Between 1875 and 1920, Chicago's homicide rate more than quadrupled, making it the most violent major urban center in the United States--or, in the words of Lincoln Steffens, "first in violence, deepest in dirt." In many ways, however, Chicago became more orderly as it grew. Hundreds of thousands of newcomers poured into the city, yet levels of disorder fell and rates of drunkenness, brawling, and accidental death dropped. But if Chicagoans became less volatile and less impulsive, they also became more homicidal.
Based on an analysis of nearly six thousand homicide cases, First in Violence, Deepest in Dirt examines the ways in which industrialization, immigration, poverty, ethnic and racial conflict, and powerful cultural forces reshaped city life and generated soaring levels of lethal violence. Drawing on suicide notes, deathbed declarations, courtroom testimony, and commutation petitions, Jeffrey Adler reveals the pressures fueling murders in turn-of-the-century Chicago. During this era Chicagoans confronted social and cultural pressures powerful enough to trigger surging levels of spouse killing and fatal robberies. Homicide shifted from the swaggering rituals of plebeian masculinity into family life and then into street life.
From rage killers to the "Baby Bandit Quartet," Adler offers a dramatic portrait of Chicago during a period in which the characteristic elements of modern homicide in America emerged.
The most important work in the growing field of homicide studies to be published in some time. The importance of the city, the nearly fifty-year time scale, the cogency and subtlety of the argument, the sources of unparalleled richness all make for an impressive whole. I learned a lot, much of it rather surprising, from this original book.
I can't think of any book in any discipline that has done a better job of coming to grips with America's homicide problem. In a nicely written and beautifully organized work, Adler tells moving stories about the lives of Chicagoans and the ways in which their frustrations led to violence. I recommend it enthusiastically.
First in Violence, Deepest in Dirt is outstanding. In Adler's skilled hands, what could be just a litany of urban chaos becomes understandable. Distraught moms, angry bar brawlers, cold-blooded robbers, and careless drivers draw the reader into a city being transformed by migration, immigration, industrial growth and changing family life. I could not put the book down.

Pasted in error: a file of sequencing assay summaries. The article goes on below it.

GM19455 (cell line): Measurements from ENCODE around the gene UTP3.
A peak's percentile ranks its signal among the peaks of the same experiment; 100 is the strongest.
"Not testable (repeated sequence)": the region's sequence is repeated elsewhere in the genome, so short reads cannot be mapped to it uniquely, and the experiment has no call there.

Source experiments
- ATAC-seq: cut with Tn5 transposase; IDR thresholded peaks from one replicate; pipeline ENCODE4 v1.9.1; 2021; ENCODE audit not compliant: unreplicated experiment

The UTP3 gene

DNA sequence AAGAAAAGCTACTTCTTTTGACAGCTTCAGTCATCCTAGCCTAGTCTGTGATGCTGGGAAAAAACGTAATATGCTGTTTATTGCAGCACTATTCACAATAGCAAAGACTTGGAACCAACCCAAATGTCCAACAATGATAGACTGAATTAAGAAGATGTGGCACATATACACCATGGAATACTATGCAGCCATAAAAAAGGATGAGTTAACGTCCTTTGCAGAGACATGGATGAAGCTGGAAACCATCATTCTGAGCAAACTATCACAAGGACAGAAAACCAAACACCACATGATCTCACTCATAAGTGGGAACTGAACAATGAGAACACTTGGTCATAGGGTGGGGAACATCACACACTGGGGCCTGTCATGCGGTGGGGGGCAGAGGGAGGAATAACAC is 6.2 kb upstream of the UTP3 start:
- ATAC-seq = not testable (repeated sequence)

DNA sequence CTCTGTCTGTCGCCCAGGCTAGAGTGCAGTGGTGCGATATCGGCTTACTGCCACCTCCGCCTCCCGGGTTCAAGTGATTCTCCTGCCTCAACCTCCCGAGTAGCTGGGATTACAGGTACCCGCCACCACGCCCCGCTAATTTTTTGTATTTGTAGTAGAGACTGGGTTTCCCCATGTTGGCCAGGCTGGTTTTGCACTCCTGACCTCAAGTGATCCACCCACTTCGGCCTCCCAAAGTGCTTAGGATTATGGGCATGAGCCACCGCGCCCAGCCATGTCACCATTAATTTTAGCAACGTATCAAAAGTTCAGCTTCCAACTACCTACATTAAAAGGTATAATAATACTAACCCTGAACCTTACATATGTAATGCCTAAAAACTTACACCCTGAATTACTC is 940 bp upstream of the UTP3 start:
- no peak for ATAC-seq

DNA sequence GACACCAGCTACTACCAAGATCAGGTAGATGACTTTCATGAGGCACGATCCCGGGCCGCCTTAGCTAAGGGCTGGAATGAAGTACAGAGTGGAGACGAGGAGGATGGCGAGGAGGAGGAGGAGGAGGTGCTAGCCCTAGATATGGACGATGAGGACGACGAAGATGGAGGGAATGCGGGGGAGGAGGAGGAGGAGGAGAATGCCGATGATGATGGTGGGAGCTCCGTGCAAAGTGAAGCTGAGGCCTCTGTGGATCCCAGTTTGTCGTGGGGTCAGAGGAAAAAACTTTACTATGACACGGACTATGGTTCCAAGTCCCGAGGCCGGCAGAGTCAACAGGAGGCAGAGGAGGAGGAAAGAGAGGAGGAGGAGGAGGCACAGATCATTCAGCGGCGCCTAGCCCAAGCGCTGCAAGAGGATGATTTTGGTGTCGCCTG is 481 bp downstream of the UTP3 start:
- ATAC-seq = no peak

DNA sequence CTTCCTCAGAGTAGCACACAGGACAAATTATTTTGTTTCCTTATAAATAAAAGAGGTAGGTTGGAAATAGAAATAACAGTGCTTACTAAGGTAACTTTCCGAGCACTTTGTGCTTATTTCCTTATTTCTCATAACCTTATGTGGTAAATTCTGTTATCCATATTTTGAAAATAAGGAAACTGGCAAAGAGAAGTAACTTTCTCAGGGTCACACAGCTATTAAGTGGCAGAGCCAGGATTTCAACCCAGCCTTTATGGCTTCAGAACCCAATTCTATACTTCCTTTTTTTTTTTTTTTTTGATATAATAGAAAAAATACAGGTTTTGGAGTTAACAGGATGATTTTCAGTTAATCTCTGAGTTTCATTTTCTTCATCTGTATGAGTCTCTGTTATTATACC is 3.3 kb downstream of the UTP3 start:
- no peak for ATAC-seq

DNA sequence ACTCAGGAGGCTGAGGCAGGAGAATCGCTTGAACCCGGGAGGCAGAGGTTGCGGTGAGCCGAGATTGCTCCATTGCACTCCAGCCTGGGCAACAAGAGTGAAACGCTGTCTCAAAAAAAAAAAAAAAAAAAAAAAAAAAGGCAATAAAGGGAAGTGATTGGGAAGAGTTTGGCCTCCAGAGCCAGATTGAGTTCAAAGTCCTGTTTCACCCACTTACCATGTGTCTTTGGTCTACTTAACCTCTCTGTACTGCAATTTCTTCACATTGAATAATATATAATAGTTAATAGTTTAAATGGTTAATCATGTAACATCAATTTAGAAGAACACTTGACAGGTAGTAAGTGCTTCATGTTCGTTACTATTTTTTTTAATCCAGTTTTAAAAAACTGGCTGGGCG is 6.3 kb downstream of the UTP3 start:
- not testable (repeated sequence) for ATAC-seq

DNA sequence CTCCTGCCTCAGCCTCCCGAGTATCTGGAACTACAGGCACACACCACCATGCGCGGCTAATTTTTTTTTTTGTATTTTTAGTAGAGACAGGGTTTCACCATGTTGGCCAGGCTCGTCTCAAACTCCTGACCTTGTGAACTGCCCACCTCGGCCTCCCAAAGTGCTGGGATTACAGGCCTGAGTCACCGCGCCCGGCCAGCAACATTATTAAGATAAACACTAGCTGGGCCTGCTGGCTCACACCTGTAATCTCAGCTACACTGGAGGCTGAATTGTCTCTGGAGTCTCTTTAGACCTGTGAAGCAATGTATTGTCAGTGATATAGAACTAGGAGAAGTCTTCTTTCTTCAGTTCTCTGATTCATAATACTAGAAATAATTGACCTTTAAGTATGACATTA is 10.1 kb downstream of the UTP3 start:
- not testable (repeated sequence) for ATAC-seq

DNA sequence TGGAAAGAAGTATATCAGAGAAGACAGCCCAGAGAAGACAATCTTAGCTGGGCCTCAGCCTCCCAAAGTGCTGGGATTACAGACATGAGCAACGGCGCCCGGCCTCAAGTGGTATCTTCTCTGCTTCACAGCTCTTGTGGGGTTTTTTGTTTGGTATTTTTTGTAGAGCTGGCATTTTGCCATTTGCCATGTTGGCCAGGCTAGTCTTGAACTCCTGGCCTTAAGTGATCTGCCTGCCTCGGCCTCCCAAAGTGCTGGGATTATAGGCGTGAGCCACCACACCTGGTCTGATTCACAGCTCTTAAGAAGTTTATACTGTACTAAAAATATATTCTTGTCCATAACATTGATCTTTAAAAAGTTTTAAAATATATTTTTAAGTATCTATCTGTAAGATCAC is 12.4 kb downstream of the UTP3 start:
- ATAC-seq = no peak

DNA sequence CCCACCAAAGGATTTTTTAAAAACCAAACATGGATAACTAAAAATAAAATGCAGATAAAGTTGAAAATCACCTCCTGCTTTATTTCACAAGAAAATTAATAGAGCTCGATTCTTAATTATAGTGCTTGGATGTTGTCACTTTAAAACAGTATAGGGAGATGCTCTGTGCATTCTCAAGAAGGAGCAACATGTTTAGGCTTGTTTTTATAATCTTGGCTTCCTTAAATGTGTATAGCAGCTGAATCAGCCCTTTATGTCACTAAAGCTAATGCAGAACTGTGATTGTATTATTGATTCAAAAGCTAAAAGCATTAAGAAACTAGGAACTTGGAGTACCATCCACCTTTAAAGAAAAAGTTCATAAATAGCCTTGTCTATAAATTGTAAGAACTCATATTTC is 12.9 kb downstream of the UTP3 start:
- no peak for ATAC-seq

Adler tells this story with verve. Someone is killed more than every second page, as 226 separate incidents draw the reader into this shifting culture of violence...In the end Adler's message is clear: Commerce and reckless driving aside, our streets and homes are safer when people don't have reason to fear their future financial stability, and men lose their obsession with the privileges and imperatives of manhood.
Fascinating reading...It's rather stunning to get a feel for how violence never really disappears, but instead continually shifts and adapts to its surroundings, whether those surroundings are the more rough-and-tumble nineteenth century or the more industrialized and efficient twentieth.
[A] fascinating and important book.
Will our fascination with murder ever diminish? Unlikely, and Jeffrey S. Adler’s exploration of homicide in Chicago from 1875-1920 continues to whet our appetite for news, conclusions, speculations, and stories about homicides. First, let’s get one thing straight. This is a book about lives, not about deaths. One reason why we—the movie-going public, the readers of detective fiction and popular novels, criminologists, historians, and legal scholars—all love homicide, read about it, write about it, is because homicide reveals so much about people’s lives: homicides tell us about the lives of the victims, as split open by the event as their heads; the lives of the defendants, whose confessions or denials are accompanied by incriminating background information and speculation about who they were and why they did it; even the family members and the investigators are stripped naked for the gawking. This being said, this is not a salacious book, or an exploitative book. It is a scholarly treatment of homicide as one source, often the only source, of data about how people lived and died in a very interesting time and place, Chicago from 1875-1920.
Several factors combine to make this book rival Eric Monkkenon’s study of New York as the best history of big city homicide yet published. Start with Chicago in its explosively growing heyday, 1875–1920, its reputation for murderous violence unmatched; add numerous contemporary reports and studies; stir in some theoretical points scored for and against Norbert Elias and the Chicago School of Sociology; and throw in a juicy title from Lincoln Steffens. But the key ingredient is an unmatched collection of primary sources, led by nearly 6,000 detailed police reports, which allow Jeffrey Adler to exercise his interpretative skills with more subtlety and precision than any previous researcher.
- 384 pages
- 5-1/2 x 8-1/4 inches
- Harvard University Press
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